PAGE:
This post is a compilation of the best online reads I found during the week. These thought have made an impact on me, have moved me a few miniscule measures closer to becoming the person I am meant to be. The post also gives links to my own posts written during the week, if you’ve missed reading them, or if you’d like to read them again, here they are. Yes, I do self promote.

Dish #1:

What makes people stronger? Kimberly Novosel recently discovered that Wavering– the act of losing and regaining balance, makes people stronger. Do read.

Dish #2:

We all know people who are inspiring. But just how does one inspire others? Read ten simple ways you can inspire people to be their best at 10 Ways to Inspire Others. Find more insights and inspiration on the Facebook page of The Unbounded Spirit. ( Aside: Don’t you just LOVE the name?)

Dish #3:

Purba Ray is a well- known blogger whose sparkling wit and humor have given me the gift of many a belly laugh. Her lance- like satire has often given me the indefinable solace that one gets when one feels avenged. Last week she penned something poignantly sensitive; something with which I found deep resonance. It was something I would have written if I were away from my beloved country for a while.An excerpt:

An emotionally charged nation, whose people never shy of expressing rage, helplessness, unsolicited opinion – and joy is broadcast through loudspeakers. I would wake up with a start to namaz at 4.30 in the morning, followed by loud hahahahas emanating from the neighbourhood park and finally the gurbani. I sampled chaat from every thelewala at every gol chakkar unmindful of diarrheal threats. I shopped for kurtas in block-print, dupattas in vibrant colours, saris from Kolkata because I was dying to show off our beautiful textiles and weaves to friends in Australia. When my friends hugged me tight and said they missed my laughter, I had trouble holding back my tears. 

Read more at Bharat Milap.

Dish #4:

One third of the world’s population lives off-grid, not by choice but by circumstance. Buying kerosene for lighting can consume up to 20% of a family’s income. But it’s not just the cost and fire risk that’s a problem. The World Health Organisation say inhaling the fumes of kerosene is the health equivalent of smoking two cigarettes per day.

7 steps from kerosene to gravity

Solar Aid challenged the design company Therefore to develop an L.E.D. lantern for Africa replacing the financially crippling and dangerous kerosene lamp that so many developing communities depend on. The product of the work is the Gravity Light which provides a gentle light for 30 minutes and a more intense reading light for 20 minutes simply by raising a weight.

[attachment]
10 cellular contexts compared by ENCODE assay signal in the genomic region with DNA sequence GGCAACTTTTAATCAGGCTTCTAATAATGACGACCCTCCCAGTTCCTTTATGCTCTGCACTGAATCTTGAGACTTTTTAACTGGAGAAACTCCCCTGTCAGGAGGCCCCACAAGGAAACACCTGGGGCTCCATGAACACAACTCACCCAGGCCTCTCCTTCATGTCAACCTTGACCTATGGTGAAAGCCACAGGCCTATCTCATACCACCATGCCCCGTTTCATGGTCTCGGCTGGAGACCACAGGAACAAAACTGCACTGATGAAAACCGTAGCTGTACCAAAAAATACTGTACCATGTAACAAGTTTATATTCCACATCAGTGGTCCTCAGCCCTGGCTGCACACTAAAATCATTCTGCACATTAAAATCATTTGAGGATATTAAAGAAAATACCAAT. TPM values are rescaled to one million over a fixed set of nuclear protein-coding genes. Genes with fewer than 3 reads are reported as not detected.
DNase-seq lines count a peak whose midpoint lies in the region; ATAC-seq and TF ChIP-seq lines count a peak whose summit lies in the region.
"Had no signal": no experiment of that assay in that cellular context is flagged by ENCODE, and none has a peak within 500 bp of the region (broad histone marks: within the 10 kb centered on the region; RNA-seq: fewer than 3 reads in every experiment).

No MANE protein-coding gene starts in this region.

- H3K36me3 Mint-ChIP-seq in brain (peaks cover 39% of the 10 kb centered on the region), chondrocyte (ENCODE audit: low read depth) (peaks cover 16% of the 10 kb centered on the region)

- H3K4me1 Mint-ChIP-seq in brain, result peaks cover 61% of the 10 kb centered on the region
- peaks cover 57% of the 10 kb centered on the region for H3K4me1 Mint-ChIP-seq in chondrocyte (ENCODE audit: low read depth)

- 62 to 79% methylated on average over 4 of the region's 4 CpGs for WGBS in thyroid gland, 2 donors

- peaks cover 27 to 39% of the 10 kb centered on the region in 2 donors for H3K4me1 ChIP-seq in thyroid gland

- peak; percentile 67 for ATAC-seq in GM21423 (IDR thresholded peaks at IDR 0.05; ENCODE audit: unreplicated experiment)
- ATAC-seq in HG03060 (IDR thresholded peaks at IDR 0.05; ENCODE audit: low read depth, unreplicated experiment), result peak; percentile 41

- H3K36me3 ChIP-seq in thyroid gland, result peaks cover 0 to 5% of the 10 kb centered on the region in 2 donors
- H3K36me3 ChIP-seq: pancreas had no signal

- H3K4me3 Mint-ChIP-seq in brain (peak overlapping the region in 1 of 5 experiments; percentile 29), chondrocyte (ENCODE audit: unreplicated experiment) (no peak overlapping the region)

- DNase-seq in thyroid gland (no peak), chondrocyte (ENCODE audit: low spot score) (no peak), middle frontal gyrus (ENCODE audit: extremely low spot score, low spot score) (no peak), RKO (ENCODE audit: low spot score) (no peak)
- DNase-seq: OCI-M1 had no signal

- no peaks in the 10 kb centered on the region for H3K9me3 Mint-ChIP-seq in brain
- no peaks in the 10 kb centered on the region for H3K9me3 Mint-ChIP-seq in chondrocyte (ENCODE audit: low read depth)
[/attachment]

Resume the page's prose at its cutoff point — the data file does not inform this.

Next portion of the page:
The lamp currently costs less than £6 ($10), has no running costs, no battery and nothing to replace. The $10 investment a family makes is recouped in about 3 months without the need for kerosene. The design team think that in a big enough production line the gravity light can be manufactured for as little as £3 ($5). Watch how the light works on this video:

Dish #5:

Sid Balachandran is a tale weaver- and how! He writes stories which take you into the heart of the action- of which there is a-plenty. I came across him recently- my loss. I was delighted to find his blog studded with the gems of riveting stories. And you never realize when they go and make a home for themselves in your heart and mind. Weird alchemy! Here is an excerpt from one of his stories:

The pitter patter of the raindrops against the window almost drowned out the sound of Gary’s fingers furiously tap-dancing on the keyboard. Somewhere in the distance, he could hear the rumbling of the thunderous clouds. This was an unnecessary distraction he thought. Yes, the regional meteorologists had warned about the chances of sudden rains, but then again, they were almost always wrong. And in the three long years he’d been here, the “predicted rain” had never materialized.

Read more at Petrichor In the Desert

Dish #6:

Ruchira Shukla loves to travel. Indomitable, unbeatable and invincible are the words that spring to my mind when I think of her. She inspires me deeply by her courage and persistence. She is currently writing a series of posts on Japan. This is what she says of her reason for writing the series:

In many ways, Japan still remains a mystery to the rest of the world.

For here, the ancient and the modern not only coexist but seem to do so in great harmony. The land of the rising Sun is as comfortable with its bullet trains and cutting edge technology as it is with Zen and Geishas.

Japan has a unique culture, with its own peculiarities and quirks that seem natural to the Japanese but intrigue and surprise all foreigners.

Through my ‘Japan and I’ series, I attempt to talk about the Japan I saw and experienced!

Read more on her post about The Japanese and the Art of going Dip Dip Dip!


1. Have You Ever Been Sad?: Who hasn’t? How do you deal with it? Read in this post of quotes in which other people- some famous some not yet famous- tell us how they have dealt with it.

2. Spaced Out!: A guest post by Rachna Parmar who blogs at Rachna Says.

3. Happiness On Command: A beautiful video that shows how you can call forth your happiness at will.

 How has your week been? What did you learn?

Picture Mine
Picture Mine


Disclaimer: These links and posts are NOT sponsored, as in, I wasn’t paid for putting them up. Of course, if you’d like to pay me, I am not at all averse to being compensated.

This is the first post in this series. Be warned, there are plenty more where this came from!